Judge Realty Founder and CEO Lori Judge recently added a new piece to her thoughtfully
curated art collection. The piece titled Plastic Sunset; McQueen’s Island by artist Harry Delorme
was part of the Ships of the Sea Maritime Museum’s “Making Waves “exhibition. Making Waves
is a Collective Perspective on the Pollution of our Waterways. The exhibition featured twelve
local artists making statements about the critical issue of water pollution.
Artist Harry Delorme composed an informative biography and a description of his Plastic Sunset
“For more than 30 years, I have used found materials in my paintings and installations, many of
which deal with environmental concerns such as development, habitat loss, global warming, and
plastic pollution. My recent works, since 2012, include functional items made from found plastic
objects, photographs, map and photo-based relief paintings and assemblages made with plastic
items retrieved from the banks of the Savannah River near the McQueen’s Island Trail. “Plastic
beaches” – sites where postconsumer plastic washes up on riverbanks and shorelines – are an
increasing and disturbing phenomenon. Works in my current series include representations of
the historic trail, painted from satellite maps or from landscape photographs I take on site.
These paintings are color matched and covered with found plastic objects washed up on the
shores of the Savannah River near the trail. These items – which are dumped into waterways,
washed away during storms, lost or tossed overboard from watercraft – include a wide cross-section
of consumer plastic items. In the world’s oceans, huge swaths of floating plastic bottle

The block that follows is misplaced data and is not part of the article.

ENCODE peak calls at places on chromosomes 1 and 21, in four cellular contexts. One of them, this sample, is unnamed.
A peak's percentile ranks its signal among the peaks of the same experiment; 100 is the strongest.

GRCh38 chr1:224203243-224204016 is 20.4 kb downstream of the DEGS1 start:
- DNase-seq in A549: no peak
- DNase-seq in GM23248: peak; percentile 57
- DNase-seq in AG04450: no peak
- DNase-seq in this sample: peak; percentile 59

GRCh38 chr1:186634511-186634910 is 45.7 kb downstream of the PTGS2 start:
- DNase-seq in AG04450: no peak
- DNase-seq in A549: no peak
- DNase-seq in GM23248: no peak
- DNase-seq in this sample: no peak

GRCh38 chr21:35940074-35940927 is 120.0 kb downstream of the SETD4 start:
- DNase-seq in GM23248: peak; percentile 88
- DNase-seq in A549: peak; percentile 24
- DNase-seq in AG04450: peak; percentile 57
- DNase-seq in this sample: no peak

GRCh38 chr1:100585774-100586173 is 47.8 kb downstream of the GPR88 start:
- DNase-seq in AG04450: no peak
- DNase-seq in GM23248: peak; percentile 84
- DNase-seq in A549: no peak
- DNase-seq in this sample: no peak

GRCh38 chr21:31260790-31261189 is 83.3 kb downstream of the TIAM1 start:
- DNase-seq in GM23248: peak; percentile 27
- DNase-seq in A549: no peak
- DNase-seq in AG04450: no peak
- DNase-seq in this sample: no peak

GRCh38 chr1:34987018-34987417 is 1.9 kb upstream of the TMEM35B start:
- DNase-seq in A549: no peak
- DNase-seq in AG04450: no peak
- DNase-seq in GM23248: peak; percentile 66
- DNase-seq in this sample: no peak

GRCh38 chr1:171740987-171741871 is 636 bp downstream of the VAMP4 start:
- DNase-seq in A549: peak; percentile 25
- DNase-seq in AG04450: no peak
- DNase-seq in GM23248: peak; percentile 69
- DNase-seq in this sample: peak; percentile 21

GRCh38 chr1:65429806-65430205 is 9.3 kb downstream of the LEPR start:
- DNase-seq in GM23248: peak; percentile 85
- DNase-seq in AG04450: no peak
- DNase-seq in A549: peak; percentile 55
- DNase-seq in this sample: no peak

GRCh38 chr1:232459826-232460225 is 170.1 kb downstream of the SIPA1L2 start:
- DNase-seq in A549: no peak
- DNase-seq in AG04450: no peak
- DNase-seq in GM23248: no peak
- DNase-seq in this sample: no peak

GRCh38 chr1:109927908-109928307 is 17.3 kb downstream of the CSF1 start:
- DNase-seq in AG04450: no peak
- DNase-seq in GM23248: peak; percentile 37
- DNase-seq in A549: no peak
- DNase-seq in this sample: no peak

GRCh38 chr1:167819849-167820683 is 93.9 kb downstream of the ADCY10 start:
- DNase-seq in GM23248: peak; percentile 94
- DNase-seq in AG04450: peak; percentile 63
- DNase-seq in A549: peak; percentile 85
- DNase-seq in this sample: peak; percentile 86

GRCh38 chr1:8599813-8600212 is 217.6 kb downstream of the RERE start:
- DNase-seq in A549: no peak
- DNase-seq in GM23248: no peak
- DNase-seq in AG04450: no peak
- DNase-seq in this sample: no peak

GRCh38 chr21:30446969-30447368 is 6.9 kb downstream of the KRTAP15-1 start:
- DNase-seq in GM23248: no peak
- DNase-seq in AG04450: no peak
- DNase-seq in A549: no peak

caps, cigarette lighters, toothbrushes, and smaller plastic particles lurk just under the waves
great garbage gyres. These items are sometimes consumed by and kill birds, fish, and other sea
life. Even more insidious are microplastic particles and fibers found throughout our local
waterways and in local marine life. If we are serious about the health of our oceans and coastal
environments, we must educate people about the consequences of the St. Patrick’s Day plastic
mug tossed into the Savannah River, the cigarette lighter casually dropped from the side of a
fishing boat or pleasure craft, and the countless other plastic items that are released into our
waterways on a daily basis as well as the choices we make each day as consumers.”
The Judge Art Collection focuses on the issues of energy, the economy, and the environment.
Plastic Sunset fits perfectly with the Collection’s themes.
To view the entire Judge Art Collection please visit https://www.judgecollection.com/
Several pieces of the Collection may also be viewed by visiting the Judge Realty Historic District
office at 347 Abercorn Street.
For more information about the Ships of the Sea Making Waves Initiative please visit
PIECE FOR MAKING WAVES
Plastic Sunset, McQuee’s Island, 2016
Found plastic from Savannah River over acrylic on panel
19 1/2″ x 25 1/2″